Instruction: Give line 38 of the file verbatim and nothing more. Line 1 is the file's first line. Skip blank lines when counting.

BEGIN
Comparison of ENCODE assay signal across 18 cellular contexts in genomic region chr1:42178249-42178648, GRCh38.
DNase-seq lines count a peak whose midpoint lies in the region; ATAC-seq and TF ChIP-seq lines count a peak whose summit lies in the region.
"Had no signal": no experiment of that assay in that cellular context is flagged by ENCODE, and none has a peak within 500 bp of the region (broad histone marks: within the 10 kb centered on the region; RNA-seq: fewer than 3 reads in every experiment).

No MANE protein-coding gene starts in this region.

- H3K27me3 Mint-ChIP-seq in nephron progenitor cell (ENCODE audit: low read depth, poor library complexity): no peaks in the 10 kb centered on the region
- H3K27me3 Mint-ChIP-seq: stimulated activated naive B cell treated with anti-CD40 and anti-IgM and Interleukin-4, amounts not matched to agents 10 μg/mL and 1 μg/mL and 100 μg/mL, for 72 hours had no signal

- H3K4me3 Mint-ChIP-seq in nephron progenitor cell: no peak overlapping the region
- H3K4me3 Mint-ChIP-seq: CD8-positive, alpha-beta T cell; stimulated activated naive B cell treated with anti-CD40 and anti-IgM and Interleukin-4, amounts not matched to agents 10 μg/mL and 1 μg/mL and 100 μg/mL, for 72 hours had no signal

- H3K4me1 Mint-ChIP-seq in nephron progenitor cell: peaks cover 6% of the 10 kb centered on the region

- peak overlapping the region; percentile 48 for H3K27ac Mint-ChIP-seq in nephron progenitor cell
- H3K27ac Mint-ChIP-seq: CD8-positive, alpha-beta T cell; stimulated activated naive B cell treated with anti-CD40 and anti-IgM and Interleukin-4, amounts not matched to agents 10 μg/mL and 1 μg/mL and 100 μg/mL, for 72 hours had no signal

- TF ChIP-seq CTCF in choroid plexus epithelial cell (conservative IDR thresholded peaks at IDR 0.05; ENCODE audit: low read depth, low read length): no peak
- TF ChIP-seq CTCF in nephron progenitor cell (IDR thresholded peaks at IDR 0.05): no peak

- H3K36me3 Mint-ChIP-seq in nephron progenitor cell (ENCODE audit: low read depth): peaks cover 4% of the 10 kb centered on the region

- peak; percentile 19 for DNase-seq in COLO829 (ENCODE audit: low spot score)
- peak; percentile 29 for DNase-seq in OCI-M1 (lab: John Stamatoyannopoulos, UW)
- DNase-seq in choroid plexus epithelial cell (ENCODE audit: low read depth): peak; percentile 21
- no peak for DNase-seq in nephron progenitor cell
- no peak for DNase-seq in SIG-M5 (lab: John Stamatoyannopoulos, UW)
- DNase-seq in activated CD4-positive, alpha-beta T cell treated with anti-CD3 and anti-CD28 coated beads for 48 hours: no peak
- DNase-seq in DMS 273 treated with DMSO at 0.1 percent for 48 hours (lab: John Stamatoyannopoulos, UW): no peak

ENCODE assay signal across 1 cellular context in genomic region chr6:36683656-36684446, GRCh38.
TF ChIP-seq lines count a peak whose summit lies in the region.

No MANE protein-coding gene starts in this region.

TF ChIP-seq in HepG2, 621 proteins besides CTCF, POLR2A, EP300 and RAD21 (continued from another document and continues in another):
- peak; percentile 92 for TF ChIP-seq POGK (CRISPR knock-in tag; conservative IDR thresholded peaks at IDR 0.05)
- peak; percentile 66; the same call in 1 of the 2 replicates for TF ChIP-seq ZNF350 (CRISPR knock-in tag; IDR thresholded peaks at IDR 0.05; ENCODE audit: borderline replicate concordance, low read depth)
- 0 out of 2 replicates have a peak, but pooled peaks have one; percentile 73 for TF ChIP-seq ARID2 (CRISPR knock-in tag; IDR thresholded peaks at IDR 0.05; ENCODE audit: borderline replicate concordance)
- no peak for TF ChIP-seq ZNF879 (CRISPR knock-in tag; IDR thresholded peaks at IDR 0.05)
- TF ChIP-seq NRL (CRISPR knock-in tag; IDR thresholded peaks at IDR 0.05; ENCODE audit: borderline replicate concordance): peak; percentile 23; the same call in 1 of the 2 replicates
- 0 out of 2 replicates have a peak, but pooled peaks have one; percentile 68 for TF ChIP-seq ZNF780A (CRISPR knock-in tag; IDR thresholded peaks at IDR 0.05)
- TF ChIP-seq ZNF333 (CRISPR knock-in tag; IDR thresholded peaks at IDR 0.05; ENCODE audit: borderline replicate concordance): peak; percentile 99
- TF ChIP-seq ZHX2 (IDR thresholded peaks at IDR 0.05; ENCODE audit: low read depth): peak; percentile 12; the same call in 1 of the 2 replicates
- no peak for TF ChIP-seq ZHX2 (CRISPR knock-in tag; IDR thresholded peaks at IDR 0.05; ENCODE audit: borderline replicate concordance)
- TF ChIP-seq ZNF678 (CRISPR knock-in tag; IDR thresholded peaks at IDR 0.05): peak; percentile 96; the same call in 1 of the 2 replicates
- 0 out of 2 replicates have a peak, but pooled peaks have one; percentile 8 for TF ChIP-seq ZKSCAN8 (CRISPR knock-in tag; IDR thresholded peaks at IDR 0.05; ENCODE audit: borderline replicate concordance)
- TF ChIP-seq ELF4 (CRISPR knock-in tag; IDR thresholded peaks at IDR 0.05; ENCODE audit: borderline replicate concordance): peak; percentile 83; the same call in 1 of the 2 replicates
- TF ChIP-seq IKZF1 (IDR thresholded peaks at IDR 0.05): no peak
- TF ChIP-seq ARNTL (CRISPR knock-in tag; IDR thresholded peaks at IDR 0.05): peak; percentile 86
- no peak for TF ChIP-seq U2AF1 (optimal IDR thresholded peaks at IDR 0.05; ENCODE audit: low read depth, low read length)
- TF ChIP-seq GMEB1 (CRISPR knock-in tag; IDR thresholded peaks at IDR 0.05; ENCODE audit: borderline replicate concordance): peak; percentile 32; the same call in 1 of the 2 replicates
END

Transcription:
- TF ChIP-seq IKZF1 (IDR thresholded peaks at IDR 0.05): no peak